What makes an invention Patentable?
A patentable invention meets rigorous criteria. Those criteria include:
- Being a process, machine, manufacture, or composition of matter, or an improvement to one of those; a design; or a plant
- New or novel
- Not described in a printed publication, or in public use, on sale, or otherwise available to the public
- Not obvious by its differences with other older technology
Being not obvious often challenges many inventions while software faces a challenge if it is a process.
Types of Patents
An inventor may seek a patent of certain kinds. Those kinds include:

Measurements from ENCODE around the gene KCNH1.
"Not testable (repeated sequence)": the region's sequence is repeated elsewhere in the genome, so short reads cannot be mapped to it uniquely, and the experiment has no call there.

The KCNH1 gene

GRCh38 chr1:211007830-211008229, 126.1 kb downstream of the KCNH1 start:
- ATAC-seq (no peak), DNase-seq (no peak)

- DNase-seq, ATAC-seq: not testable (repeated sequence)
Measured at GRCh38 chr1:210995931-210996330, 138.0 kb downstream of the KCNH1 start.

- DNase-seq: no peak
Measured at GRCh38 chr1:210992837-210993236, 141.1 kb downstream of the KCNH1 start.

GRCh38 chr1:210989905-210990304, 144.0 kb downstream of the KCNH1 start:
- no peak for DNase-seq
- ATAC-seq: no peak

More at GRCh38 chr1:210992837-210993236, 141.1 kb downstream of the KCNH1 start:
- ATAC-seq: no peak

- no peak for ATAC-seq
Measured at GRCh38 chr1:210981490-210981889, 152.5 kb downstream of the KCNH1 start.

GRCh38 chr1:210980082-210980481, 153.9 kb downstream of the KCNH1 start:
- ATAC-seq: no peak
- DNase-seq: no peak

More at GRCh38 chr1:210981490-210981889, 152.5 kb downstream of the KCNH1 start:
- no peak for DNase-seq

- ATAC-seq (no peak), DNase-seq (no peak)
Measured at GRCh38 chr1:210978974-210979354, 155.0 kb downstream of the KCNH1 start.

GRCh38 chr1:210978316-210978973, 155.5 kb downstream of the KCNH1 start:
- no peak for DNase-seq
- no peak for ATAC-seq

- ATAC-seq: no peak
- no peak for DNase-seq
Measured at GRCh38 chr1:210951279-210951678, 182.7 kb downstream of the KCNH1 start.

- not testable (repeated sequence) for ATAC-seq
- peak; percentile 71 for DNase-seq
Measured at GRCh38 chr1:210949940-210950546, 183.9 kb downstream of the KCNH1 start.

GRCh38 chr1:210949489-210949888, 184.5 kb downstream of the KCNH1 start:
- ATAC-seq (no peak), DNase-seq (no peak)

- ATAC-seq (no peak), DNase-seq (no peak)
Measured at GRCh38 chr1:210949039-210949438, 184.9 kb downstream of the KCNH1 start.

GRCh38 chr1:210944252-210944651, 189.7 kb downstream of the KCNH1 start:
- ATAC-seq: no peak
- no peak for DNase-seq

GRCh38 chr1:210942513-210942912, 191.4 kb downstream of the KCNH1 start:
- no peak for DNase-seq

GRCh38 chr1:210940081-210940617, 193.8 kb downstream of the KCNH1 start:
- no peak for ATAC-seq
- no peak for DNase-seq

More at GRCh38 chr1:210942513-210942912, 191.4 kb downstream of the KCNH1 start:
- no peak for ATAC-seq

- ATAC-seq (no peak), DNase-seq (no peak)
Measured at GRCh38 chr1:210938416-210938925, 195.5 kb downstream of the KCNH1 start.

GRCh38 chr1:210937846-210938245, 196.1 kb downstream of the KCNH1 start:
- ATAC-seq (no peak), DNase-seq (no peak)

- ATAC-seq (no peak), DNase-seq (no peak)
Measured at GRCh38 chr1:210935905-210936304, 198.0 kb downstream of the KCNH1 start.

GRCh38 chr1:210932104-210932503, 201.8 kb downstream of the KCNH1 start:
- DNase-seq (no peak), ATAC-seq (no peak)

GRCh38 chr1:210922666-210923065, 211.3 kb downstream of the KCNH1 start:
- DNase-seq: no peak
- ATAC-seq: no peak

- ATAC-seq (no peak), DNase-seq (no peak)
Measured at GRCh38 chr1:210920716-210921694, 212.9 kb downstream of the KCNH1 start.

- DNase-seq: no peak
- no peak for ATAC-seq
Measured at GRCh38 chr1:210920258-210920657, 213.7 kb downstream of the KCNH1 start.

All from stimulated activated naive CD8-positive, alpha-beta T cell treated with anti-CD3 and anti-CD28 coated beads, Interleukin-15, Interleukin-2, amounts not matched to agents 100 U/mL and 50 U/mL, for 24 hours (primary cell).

- Utility patent for process, machine, manufacture, or composition of matter, or an improvement to any
- Design patent for the surface appearance and ornamentation for a thing
- Plant patent for asexually reproduced plants such as rose grafts
Each kind of patent application has its own stringent requirements.
- Set by statute and legal cases
- Must have a written description of the invention and of the manner and process of making and using it